* a 1-percent increase in volume alone will result in a 3.3-percent increase in profit;
* a 1-percent reduction in variable costs alone will prompt a 7.8-percent increase in the bottom line;
* but . . . A 1-percent hike in selling price alone can boost profitability by 11 percent.
What we often fail to remember with our myopic focus on reducing costs is that all of the expenses are measured as percents . . . percents to sales. Raising the selling price incrementally by 1 percent should not have a material effect on unit velocity, so higher net sales dollars should result; this automatically reduces the percent to sales for all of the other business expenses . . . fixed costs, variable costs, etc. And just think of the bottom line impact if you can raise your selling price and achieve real dollar cost savings in fixed and variable costs simultaneously . . . here’s where the multiplier effect really comes into play.
Okay, right about now some of you may be thinking that I’m chasing windmills and not playing in the real world that we all are living in, that I must be living on Walden Pond or in Utopia. But there are concrete actions you can take to make these dreams into realities, but it’s going to require real change and true alliances. Retailers can provide some of the solutions, but producers or manufacturers need to provide the rest; individually you can achieve part of the benefit, but working together you can make it happen.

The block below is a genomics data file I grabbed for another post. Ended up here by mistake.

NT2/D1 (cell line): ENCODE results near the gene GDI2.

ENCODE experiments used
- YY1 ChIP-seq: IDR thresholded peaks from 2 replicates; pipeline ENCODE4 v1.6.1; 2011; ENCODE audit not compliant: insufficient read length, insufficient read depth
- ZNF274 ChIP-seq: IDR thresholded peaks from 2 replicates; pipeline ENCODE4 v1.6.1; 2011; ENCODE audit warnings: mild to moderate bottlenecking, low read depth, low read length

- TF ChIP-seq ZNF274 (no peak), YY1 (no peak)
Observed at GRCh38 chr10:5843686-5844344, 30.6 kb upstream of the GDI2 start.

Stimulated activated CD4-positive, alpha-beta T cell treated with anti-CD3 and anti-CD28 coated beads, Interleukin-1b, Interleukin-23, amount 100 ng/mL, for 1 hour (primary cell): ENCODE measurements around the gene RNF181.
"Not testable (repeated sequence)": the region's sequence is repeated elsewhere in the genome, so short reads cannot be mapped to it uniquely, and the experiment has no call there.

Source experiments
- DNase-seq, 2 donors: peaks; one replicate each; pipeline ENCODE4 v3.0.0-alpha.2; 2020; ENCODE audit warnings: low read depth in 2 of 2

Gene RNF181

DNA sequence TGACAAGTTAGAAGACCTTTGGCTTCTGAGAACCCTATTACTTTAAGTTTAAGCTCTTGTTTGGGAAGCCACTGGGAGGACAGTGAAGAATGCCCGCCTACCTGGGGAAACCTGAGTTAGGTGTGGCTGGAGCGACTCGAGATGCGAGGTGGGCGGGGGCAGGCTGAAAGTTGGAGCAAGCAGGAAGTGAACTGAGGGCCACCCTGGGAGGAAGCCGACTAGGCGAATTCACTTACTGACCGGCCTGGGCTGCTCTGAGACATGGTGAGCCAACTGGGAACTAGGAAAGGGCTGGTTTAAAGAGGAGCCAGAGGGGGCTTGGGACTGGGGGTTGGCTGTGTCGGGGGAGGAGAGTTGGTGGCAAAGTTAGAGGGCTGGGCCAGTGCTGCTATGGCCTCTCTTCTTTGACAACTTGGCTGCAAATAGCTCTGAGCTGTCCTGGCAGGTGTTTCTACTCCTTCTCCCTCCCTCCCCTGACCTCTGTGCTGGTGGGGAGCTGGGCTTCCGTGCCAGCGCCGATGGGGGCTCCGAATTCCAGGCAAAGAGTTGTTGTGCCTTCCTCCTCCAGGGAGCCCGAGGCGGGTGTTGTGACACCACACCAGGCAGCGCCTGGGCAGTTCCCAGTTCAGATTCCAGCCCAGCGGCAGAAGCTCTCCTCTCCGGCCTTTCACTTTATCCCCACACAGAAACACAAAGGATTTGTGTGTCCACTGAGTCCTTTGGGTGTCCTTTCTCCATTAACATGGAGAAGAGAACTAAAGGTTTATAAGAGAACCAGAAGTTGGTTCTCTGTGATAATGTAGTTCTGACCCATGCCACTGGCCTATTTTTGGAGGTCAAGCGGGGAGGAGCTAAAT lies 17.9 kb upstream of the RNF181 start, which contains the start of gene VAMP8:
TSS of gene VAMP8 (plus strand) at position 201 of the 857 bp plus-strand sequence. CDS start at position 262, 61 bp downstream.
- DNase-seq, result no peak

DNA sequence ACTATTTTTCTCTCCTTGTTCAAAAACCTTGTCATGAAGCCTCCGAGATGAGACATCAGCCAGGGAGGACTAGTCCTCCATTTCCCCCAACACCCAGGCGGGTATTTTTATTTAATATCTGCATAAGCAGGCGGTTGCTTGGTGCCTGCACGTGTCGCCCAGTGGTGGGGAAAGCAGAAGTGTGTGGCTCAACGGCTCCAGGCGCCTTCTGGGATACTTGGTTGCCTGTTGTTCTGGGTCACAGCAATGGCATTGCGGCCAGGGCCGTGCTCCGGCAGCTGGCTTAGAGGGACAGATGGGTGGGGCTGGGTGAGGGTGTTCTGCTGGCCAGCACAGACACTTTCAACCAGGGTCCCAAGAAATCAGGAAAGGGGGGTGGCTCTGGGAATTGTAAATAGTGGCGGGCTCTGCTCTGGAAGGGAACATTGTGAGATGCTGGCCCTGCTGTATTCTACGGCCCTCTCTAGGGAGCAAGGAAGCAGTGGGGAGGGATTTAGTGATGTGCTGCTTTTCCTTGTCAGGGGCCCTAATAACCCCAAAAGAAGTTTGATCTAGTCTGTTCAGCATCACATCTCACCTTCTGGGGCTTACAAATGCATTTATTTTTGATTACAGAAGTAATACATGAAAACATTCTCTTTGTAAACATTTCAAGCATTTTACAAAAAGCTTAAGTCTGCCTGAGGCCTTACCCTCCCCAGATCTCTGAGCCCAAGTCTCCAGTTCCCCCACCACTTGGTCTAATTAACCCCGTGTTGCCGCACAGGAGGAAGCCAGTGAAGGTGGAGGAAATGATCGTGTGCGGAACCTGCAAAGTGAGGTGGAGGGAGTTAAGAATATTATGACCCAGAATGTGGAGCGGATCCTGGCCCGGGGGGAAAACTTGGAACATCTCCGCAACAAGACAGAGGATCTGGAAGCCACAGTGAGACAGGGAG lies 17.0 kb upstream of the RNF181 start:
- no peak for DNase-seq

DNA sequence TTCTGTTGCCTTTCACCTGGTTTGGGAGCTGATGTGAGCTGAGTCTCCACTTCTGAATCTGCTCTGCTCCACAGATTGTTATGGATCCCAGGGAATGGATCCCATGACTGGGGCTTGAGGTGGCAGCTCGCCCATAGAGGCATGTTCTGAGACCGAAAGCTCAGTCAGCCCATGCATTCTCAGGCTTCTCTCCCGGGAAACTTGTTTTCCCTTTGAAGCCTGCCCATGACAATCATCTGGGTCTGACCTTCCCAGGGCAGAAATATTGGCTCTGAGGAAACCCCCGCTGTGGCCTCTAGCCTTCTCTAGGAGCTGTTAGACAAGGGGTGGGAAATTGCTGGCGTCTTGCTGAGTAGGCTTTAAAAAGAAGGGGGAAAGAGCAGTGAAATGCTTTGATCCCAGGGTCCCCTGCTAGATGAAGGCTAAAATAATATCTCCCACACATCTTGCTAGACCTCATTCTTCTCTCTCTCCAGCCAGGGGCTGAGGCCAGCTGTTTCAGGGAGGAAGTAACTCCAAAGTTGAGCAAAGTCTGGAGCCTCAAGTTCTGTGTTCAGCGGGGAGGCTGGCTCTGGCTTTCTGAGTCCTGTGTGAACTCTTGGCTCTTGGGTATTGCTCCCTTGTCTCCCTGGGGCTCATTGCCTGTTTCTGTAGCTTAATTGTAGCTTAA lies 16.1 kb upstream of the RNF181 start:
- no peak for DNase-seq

Here are some things to consider:
* Take our primary focus off of cost, and put the focus on ways to improve real consumer value. This might include the consumer’s in-store purchase experience, the presentations, the displays, the signage, the information and education provided . . . and yes, the product itself.
* Remember what we are really selling . . . satisfaction, success, enjoyment, fun, home/yard decorating; the products we sell are the means to the end, not the end unto themselves.
* Market the consumer end result, not just advertise product at a price.
* Suppliers need to become service and product providers, to help the retailers deliver this value to the consumer.
The mass market has done a lot for us by forcing us to become better operators. Now it’s up to us to leverage what we’ve accomplished and take it to new levels that benefit the industry and our consumer. Remember, it’s the consumer who determines our value!